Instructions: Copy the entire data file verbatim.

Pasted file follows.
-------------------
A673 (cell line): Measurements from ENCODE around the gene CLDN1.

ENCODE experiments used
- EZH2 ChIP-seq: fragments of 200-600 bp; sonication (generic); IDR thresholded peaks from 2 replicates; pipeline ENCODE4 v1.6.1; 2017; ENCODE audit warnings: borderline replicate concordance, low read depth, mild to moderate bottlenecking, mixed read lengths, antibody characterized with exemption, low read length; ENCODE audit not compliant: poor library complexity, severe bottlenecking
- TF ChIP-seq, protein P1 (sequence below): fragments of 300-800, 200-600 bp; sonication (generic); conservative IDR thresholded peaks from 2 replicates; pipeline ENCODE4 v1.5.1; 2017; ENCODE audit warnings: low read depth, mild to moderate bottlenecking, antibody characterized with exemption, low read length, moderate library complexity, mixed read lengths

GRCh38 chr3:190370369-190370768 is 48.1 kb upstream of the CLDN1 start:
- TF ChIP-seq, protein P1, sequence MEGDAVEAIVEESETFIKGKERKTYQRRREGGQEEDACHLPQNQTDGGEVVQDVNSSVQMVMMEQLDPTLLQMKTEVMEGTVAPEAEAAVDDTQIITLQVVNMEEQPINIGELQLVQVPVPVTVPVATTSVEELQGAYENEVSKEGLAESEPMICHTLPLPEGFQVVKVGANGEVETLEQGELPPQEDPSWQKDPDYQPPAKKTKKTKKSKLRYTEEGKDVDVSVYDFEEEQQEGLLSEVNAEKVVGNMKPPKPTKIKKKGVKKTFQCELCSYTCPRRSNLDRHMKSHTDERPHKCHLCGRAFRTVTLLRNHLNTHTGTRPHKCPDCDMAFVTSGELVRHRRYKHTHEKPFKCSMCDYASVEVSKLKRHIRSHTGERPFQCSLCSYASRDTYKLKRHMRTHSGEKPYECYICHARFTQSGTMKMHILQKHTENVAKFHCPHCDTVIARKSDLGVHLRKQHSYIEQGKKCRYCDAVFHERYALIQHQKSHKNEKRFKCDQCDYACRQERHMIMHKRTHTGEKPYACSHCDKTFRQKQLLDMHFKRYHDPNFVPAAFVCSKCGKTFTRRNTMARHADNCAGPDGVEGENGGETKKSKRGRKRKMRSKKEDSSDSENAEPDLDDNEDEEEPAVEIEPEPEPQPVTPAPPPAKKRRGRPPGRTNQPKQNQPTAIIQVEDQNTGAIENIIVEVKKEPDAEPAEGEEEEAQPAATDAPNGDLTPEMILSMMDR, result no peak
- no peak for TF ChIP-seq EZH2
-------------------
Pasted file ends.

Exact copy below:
A673 (cell line): Measurements from ENCODE around the gene CLDN1.

ENCODE experiments used
- EZH2 ChIP-seq: fragments of 200-600 bp; sonication (generic); IDR thresholded peaks from 2 replicates; pipeline ENCODE4 v1.6.1; 2017; ENCODE audit warnings: borderline replicate concordance, low read depth, mild to moderate bottlenecking, mixed read lengths, antibody characterized with exemption, low read length; ENCODE audit not compliant: poor library complexity, severe bottlenecking
- TF ChIP-seq, protein P1 (sequence below): fragments of 300-800, 200-600 bp; sonication (generic); conservative IDR thresholded peaks from 2 replicates; pipeline ENCODE4 v1.5.1; 2017; ENCODE audit warnings: low read depth, mild to moderate bottlenecking, antibody characterized with exemption, low read length, moderate library complexity, mixed read lengths

GRCh38 chr3:190370369-190370768 is 48.1 kb upstream of the CLDN1 start:
- TF ChIP-seq, protein P1, sequence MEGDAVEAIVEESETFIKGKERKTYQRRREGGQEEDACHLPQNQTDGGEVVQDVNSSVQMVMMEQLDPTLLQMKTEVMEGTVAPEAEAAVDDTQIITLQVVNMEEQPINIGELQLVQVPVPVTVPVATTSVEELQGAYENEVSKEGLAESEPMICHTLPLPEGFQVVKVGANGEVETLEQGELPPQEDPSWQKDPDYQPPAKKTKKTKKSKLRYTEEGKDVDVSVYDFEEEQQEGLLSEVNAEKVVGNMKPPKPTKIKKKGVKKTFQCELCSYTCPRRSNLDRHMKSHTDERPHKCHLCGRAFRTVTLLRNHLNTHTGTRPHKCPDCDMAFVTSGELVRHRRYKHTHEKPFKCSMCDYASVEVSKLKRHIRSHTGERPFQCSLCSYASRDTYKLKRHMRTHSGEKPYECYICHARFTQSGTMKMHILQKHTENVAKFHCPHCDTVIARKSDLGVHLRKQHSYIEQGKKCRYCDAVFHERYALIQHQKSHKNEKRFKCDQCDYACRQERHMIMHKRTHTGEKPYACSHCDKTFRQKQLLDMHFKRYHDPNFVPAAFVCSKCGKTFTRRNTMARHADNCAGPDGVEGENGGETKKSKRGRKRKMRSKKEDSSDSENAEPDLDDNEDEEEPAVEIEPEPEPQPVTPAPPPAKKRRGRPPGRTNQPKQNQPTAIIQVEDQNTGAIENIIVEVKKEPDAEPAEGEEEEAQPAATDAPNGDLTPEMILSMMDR, result no peak
- no peak for TF ChIP-seq EZH2